For Release: April 3, 1997
Catherine E. Watson
Release No. 97-022
Fire and Global Change: A Hot New Environmental Issue
The burning of the world’s forests and grasslands contributes to deforestation, the extinction of species, acid rain and global warming. On Tuesday, April 8, at 2 p.m. at the NASA Langley H.J.E. Reid Conference Center, Dr. Joel Levine will discuss the environmental importance of understanding the effects of global biomass burning.
A media briefing with Levine will take place at 1:00 p.m. in the Reid Center. Levine will repeat his biomass burning lecture at 7:30 p.m. that evening at the Virginia Air & Space Center (VASC) , Hampton.
According to Levine, a senior research scientist at NASA Langley, global burning is overwhelmingly human-initiated and has increased significantly over the last few decades. Recent satellite measurements performed at NASA Langley and elsewhere indicate that global burning is much more widespread and extensive than previously believed.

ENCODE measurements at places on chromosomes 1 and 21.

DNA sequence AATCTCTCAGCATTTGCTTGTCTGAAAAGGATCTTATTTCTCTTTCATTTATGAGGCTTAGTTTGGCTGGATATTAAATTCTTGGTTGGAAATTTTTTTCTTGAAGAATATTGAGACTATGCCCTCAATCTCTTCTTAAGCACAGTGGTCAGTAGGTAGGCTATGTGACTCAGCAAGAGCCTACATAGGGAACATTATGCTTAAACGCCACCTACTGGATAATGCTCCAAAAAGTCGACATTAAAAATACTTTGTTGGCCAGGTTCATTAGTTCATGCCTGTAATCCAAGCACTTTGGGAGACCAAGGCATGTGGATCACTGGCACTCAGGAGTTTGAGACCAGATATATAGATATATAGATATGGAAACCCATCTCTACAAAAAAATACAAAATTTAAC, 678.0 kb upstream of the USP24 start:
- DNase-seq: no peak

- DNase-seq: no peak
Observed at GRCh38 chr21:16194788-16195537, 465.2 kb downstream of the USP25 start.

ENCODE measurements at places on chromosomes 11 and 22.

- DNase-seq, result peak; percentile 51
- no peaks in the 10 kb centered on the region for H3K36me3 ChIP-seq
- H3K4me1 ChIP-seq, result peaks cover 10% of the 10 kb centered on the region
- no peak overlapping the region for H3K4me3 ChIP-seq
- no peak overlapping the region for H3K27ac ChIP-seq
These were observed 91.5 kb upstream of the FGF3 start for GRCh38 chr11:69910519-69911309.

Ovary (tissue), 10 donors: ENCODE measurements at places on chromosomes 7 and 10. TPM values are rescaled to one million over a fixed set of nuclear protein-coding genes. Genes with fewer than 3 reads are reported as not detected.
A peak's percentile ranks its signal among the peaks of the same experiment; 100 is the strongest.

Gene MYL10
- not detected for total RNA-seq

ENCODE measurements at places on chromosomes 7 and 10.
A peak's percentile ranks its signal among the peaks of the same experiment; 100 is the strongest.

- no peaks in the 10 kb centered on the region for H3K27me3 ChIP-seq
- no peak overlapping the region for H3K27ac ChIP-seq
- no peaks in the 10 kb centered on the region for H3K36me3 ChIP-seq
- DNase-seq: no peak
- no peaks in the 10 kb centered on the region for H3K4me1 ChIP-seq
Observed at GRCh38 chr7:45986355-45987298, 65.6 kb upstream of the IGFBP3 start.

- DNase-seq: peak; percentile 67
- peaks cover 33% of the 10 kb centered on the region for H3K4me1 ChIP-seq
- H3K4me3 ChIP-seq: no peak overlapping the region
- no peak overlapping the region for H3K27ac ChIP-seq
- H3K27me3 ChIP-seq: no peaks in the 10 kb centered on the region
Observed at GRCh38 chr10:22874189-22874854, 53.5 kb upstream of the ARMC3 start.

Scientists at NASA Langley have been at the forefront of research on global burning, using satellites to assess the extent of the burning, and sampling and analyzing the gases and particulates produced by biomass burning in a variety of diverse ecosystems.
Levine has a bachelor’s degree in physics from Brooklyn College of the City University of New York, and a master’s and doctorate in aeronomy and planetary atmospheres from the University of Michigan. Levine serves as the principal investigator on global burning investigations supported by both NASA and the Global Change Program of the U.S. Environmental Protection Agency. Levine has authored or co-authored more than 125 scientific papers and edited four books on global change, atmospheric chemistry and global burning. He is an adjunct professor of applied science and physics at the College of William and Mary.
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